You raise kids and watch them go through their adolescent dance of boyfriends and girlfriends, all the time hoping that one day your son and daughter will find that significant other who will become a lifetime partner, a loving and loyal spouse. You hope beyond hope that they learn from your mistakes and benefit from your wisdom. In the end, it’s very much out of your control. So you watch and pray, from the sidelines. You learn to be patient with yourself. It takes time to learn the art of letting go.
I didn’t have a good marriage. It took me years to admit that fact and several more years to take action. As my daughter reminded, “Mom, you needed to be hit by a Mac truck.” I did and I was, figuratively speaking, during a fairy-tale setting in a foreign land. But that’s a story for another day, another time.
My report card was a lopsided split: Couplehood = D; Parenting = A. I’ve chosen to celebrate the positive rather than focus on the negative. My marriage produced two terrific kids who have grown into two amazing adults. In many ways, I’ve learned what it’s like to be in a loving relationship from watching them. They chose well.
I fell in love with my daughter-in-law from the moment she stepped into my life, coming home with the son on a college break. Through the ups and downs of college romance, I secretly hoped that she would one day be “the one”. Eventually, my hope turned into reality. Katie is a sunny blonde who knows how to tease my sometimes serious son; she keeps him honest and she’s certainly not afraid to share her opinion. She is also not afraid to do her fair share of the labor, in and outside the home. My son keeps his end of the bargain too, providing security and love to his growing family. It was so gratifying to see him feeding and changing their first baby, something my own father would have been quite uncomfortable with. Men just did not do those kinds of female things a half-century ago.
I grew up thinking that father really did know best. I was a product of the sanguine ‘50s when moms wore aprons and dads provided the sole paycheck. The universe was filled with constants, no confounding variables. I knew what was expected of me and just how far I could go … dinner at 5:00pm, church on Sunday and family drive, Catholic school for twelve years. It was a safe life. Let’s say I had an extended childhood and adolescence. Oh, did I mention the only-child thing too? It wasn’t until I was married that I realized just how different families could be. That revelation produced quite a long and rather painful learning curve. Somehow though, flawed as we were as a couple, my husband and I got it right when it came to the kids. And they seem to be getting it right with their kids too.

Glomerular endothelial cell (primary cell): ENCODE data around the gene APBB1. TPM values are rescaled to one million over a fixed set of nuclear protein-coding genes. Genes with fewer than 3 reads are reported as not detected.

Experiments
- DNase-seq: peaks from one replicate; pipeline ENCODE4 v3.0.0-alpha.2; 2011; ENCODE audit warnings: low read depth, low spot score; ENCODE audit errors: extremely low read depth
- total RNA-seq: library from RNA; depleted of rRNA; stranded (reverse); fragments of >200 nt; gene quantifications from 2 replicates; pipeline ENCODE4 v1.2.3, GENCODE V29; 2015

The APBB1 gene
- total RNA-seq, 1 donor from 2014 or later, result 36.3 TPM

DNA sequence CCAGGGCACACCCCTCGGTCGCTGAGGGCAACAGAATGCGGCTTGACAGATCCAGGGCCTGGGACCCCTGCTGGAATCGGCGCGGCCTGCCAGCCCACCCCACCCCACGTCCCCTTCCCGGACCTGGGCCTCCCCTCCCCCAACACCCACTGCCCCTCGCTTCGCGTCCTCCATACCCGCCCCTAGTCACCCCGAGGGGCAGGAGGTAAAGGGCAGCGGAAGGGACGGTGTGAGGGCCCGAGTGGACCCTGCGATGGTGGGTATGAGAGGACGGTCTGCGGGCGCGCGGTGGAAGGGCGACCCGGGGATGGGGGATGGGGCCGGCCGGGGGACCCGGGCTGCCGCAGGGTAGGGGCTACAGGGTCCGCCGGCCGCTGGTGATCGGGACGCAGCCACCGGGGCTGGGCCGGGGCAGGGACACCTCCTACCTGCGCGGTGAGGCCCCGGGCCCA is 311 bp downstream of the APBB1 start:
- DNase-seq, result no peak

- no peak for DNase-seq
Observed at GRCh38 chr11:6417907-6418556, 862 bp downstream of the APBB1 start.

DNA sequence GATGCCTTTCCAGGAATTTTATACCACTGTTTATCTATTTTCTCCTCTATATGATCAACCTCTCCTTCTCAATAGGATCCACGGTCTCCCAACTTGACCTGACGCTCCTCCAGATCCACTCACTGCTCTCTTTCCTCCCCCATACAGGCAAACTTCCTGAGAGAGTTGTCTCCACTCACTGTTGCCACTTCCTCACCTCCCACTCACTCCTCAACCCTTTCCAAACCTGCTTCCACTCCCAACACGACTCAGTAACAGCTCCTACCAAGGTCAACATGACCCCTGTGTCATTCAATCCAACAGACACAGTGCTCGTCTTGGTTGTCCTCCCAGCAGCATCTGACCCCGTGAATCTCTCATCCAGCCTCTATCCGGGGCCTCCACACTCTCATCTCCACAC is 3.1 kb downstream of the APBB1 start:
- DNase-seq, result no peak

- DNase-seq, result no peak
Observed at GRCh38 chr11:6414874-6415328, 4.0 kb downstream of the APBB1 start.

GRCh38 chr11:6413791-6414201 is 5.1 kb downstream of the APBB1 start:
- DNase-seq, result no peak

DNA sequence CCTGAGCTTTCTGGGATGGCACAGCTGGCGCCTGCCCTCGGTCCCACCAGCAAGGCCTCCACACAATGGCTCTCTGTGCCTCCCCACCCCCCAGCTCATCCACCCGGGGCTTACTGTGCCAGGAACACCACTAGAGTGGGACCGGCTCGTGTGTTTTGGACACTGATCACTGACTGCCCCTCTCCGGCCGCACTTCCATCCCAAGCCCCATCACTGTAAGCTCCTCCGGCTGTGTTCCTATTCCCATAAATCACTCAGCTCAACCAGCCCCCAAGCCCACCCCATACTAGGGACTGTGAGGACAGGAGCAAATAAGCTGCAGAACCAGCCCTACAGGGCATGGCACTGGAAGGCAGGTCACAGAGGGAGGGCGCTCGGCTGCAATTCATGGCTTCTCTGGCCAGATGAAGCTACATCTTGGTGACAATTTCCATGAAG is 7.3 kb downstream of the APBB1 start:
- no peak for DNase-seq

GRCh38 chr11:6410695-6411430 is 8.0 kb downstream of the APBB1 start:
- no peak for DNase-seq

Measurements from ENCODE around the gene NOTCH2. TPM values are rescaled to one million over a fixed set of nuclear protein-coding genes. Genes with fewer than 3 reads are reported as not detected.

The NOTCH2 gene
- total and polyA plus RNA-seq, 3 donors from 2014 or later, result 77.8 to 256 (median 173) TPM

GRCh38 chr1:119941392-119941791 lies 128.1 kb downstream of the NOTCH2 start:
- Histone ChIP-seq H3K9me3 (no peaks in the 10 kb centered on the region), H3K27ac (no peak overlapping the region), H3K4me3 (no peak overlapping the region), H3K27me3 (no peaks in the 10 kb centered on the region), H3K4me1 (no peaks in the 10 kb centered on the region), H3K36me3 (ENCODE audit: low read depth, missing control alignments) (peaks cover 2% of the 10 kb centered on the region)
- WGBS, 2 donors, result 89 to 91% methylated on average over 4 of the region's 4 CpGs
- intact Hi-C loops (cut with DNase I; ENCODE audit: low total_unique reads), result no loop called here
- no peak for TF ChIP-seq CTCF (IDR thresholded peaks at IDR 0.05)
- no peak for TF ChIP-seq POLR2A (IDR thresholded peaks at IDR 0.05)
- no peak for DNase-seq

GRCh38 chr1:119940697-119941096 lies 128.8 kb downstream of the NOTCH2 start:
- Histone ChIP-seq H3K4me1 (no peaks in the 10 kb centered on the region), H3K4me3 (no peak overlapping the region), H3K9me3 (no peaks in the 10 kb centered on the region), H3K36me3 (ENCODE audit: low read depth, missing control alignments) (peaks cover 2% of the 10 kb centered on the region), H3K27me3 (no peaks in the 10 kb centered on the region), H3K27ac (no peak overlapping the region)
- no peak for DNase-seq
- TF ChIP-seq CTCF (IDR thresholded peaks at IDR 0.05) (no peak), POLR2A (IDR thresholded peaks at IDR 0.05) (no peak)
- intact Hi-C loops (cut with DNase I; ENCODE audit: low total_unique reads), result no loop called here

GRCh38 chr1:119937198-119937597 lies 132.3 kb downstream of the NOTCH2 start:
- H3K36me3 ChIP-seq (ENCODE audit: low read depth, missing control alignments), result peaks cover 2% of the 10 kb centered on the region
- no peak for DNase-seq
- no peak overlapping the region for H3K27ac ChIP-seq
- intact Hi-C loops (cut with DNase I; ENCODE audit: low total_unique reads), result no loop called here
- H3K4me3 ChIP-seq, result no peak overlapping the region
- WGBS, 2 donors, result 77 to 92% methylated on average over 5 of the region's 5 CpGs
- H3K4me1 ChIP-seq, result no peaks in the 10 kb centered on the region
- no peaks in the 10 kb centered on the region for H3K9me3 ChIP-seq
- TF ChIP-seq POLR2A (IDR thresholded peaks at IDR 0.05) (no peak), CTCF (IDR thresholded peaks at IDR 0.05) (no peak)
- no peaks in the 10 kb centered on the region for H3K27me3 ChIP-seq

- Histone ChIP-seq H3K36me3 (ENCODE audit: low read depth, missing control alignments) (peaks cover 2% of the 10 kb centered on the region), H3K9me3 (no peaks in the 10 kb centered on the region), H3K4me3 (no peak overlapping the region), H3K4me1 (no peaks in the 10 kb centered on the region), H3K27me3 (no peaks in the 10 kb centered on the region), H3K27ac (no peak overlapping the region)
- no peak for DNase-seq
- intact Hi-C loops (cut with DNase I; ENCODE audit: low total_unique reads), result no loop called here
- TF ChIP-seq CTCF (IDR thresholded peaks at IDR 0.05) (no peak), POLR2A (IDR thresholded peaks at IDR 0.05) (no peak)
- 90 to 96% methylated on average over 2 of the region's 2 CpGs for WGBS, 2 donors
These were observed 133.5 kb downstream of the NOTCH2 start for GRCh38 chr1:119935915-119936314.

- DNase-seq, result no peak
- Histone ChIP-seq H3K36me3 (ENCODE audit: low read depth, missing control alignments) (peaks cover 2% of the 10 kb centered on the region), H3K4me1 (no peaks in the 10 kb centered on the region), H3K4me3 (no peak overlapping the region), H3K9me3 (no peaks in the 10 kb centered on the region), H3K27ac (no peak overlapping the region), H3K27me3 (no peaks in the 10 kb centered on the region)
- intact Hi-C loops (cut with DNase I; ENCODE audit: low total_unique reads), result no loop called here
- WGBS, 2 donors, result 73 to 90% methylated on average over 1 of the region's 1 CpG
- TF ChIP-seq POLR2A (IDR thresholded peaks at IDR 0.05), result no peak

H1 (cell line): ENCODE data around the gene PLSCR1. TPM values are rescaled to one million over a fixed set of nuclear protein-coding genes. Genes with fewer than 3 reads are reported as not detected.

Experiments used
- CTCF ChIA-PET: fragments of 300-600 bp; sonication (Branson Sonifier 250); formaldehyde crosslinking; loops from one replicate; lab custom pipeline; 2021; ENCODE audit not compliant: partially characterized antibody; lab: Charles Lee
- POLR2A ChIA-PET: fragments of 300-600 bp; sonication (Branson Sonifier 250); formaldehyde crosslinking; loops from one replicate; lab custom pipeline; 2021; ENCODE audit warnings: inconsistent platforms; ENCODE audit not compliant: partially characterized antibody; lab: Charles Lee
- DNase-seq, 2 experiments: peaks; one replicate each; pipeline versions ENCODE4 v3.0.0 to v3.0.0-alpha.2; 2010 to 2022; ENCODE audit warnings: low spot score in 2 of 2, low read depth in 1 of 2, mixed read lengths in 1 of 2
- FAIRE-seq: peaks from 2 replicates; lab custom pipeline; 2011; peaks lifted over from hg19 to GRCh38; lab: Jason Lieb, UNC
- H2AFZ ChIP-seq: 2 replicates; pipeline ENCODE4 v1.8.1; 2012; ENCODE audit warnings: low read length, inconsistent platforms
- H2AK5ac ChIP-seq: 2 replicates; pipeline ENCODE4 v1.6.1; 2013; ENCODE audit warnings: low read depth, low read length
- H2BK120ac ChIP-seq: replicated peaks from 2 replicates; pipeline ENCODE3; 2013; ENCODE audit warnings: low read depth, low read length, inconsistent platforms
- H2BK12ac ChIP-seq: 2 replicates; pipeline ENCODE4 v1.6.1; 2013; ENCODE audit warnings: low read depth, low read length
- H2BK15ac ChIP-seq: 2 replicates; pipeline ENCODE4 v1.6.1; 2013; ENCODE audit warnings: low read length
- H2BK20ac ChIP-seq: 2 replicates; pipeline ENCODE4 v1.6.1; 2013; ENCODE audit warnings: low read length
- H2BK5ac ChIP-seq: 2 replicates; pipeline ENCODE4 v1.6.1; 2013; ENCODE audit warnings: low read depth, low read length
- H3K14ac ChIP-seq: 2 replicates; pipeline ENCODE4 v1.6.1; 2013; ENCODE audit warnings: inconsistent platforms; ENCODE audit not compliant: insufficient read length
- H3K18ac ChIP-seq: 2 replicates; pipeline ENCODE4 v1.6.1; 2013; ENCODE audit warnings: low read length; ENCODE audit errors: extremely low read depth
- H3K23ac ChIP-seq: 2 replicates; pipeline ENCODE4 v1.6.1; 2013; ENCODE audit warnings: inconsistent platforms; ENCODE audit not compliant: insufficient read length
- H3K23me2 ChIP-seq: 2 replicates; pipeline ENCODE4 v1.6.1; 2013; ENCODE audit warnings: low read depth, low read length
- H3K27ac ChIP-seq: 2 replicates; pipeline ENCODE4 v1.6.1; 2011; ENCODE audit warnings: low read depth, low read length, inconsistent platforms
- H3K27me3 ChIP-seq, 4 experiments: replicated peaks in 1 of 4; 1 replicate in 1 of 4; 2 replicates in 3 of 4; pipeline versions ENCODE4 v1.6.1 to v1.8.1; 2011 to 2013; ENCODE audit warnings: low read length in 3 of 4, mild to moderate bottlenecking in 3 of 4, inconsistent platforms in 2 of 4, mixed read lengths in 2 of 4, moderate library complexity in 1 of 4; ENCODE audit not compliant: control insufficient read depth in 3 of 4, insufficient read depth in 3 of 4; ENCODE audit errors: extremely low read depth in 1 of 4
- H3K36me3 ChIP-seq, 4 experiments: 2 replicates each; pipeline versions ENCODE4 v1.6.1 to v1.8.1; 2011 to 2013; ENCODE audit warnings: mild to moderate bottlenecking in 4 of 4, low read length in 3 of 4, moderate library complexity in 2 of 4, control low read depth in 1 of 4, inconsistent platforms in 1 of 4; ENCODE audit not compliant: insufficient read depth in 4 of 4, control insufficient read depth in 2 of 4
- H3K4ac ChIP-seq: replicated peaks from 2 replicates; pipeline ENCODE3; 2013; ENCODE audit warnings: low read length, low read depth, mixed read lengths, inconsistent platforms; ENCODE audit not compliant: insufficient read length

At first, I didn’t quite know what to make of my future son-in-law. My first encounter came in the kitchen of Jenn’s Yonkers apartment. He reminded me of a flashback to the hippies of my generation – a shaggy guy in coveralls, pleasant smile and warm eyes. I, of course, was expecting someone else. Knowing that my daughter would always be a struggling artiste, I wanted to anchor her to some solid MBA grad with a pin-striped suit. Not! Thus began another learning curve for the mater - more letting go of pre-fabricated dreams which were intruding upon my daughter’s reality. David, bless him, had the good sense not to try too hard. He was quite content to be himself and let me get to know him through my daughter’s eyes. And her eyes were filled with love. I soon realized that this gentle man, this fellow artist, was the right match. I was touched to see how they cared for each other. David was a mensch. Yeah, they wouldn’t have money in the bank, but they were already rich in so many other ways. What more could a mother want.
Well, a mother could want … grandchildren. While both couples pursued and completed professional degrees, I kept hearing the daughter and daughter-in-law obsess and worry about their biological clocks and how hard it may be to get preggers. This made me laugh to myself. Mothers just know. I now have four beautiful grandkids, ages five and under, with grandbaby #5 set to make her debut on the west coast this summer. With so much love floating around, I knew they would be successful once they got on task.
I think I’ve learned how to step aside from my children’s lives, at least I hope so. In my letting them go, to make their own choices and create their own stories, I’ve begun to carve out some room for myself to let in new experiences and new stories of my own.
I still have a lot to learn.